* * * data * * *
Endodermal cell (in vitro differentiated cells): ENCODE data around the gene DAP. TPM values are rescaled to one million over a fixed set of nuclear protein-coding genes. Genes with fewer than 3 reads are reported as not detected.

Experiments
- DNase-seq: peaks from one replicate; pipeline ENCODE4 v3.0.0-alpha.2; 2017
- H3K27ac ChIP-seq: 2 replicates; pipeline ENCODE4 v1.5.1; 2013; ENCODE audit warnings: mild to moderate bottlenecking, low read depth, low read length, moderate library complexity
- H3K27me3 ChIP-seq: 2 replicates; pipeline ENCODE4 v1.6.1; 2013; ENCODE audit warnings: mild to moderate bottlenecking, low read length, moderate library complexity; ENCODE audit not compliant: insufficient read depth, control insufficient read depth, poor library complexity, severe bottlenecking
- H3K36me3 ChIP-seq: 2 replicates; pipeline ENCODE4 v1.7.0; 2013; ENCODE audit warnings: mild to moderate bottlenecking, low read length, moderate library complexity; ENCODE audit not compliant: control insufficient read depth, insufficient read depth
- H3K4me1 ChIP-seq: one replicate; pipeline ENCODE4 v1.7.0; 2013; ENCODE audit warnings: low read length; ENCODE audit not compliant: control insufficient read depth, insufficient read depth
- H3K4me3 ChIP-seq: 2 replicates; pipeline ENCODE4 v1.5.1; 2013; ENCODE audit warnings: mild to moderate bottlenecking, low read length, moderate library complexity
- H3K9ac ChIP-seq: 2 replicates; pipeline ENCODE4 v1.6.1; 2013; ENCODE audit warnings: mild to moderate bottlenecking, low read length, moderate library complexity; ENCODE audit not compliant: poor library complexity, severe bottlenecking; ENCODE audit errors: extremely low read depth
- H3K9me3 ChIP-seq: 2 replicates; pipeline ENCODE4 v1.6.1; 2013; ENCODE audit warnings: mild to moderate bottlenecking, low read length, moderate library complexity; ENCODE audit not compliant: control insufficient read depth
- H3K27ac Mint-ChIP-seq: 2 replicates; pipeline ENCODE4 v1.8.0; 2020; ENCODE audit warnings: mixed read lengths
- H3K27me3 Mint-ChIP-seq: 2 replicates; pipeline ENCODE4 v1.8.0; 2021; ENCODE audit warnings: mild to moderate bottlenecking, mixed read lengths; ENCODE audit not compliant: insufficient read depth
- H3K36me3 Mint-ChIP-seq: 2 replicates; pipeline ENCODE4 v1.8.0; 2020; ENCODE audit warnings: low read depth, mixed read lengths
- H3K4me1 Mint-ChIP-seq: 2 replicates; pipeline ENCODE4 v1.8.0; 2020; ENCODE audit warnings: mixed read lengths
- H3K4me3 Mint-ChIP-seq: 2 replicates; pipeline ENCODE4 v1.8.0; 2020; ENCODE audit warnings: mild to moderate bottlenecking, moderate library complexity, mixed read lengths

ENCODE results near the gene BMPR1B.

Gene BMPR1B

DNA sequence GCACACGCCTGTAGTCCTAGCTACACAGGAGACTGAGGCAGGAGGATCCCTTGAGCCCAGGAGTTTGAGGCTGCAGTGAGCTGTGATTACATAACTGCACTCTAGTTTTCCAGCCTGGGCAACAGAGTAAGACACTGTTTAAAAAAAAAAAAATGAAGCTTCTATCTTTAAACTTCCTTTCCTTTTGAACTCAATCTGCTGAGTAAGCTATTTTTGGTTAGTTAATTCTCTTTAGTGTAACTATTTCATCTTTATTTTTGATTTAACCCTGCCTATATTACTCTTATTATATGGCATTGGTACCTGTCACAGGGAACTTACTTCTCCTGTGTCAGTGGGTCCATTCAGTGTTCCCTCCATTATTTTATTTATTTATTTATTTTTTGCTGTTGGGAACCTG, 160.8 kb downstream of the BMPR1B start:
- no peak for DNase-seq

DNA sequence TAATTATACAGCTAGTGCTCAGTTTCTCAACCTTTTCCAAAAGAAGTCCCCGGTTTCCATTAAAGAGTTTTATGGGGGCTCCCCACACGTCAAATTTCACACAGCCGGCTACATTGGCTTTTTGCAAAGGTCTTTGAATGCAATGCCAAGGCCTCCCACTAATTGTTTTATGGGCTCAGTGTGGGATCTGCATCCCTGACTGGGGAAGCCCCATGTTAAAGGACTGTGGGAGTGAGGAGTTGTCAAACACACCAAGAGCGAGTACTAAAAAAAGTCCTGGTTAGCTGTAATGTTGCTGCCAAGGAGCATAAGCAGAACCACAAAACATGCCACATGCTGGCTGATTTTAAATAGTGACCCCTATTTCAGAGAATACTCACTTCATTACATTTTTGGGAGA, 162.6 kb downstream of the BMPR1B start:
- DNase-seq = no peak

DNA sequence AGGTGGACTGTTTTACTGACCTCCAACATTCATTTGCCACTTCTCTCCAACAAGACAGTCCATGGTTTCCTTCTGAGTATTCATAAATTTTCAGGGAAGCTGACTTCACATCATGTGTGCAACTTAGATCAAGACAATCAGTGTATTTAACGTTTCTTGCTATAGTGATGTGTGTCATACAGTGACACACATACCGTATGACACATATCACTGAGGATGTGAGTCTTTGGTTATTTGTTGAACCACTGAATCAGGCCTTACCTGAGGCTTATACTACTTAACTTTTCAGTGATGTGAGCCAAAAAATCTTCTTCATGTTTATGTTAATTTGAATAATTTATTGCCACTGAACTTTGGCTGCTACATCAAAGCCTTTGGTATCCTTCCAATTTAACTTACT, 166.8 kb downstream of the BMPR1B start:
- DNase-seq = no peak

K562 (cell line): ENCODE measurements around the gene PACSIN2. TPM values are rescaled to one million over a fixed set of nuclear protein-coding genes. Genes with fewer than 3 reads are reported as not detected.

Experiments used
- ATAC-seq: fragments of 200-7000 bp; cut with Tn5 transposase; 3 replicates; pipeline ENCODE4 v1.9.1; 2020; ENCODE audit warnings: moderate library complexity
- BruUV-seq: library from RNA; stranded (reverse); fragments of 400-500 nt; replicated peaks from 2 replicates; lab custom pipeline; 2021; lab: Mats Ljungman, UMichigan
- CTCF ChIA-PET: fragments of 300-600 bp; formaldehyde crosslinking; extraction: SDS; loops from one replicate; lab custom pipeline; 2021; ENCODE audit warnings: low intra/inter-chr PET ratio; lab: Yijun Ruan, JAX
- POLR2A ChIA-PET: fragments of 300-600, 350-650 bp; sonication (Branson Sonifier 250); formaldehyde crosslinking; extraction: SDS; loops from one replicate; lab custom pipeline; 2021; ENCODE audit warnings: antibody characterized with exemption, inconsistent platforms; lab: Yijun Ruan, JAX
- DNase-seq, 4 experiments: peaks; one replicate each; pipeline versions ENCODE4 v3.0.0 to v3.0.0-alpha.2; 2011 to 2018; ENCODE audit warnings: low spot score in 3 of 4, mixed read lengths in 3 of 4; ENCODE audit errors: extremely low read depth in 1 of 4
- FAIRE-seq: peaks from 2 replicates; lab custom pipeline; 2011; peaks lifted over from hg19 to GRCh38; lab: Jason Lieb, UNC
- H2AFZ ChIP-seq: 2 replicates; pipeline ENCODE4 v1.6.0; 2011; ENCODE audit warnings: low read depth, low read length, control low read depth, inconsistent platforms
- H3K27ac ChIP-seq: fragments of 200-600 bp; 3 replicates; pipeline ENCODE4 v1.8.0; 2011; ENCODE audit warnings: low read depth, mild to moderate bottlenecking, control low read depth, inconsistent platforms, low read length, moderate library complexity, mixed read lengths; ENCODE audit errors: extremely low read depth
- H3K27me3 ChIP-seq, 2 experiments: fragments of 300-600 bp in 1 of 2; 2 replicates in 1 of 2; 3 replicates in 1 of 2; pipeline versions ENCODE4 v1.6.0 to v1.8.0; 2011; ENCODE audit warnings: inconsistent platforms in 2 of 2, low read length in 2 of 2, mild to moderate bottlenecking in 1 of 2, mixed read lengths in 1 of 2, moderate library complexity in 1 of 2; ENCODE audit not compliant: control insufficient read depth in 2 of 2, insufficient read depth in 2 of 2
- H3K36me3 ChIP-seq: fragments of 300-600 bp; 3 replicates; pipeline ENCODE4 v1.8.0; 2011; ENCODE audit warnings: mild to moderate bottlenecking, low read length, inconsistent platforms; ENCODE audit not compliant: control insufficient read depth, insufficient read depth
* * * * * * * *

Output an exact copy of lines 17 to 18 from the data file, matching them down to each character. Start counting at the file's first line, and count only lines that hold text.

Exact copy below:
Gene BMPR1B

DNA sequence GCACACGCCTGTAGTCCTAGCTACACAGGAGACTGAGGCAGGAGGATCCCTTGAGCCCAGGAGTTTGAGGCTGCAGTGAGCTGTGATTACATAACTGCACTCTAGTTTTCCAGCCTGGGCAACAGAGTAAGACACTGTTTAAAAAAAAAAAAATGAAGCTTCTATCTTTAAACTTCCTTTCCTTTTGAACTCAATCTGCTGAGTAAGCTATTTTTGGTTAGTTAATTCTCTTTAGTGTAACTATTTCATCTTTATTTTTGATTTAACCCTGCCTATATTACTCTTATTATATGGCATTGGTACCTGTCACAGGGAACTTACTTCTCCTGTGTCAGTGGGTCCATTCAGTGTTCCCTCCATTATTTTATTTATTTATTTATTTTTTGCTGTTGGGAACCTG, 160.8 kb downstream of the BMPR1B start: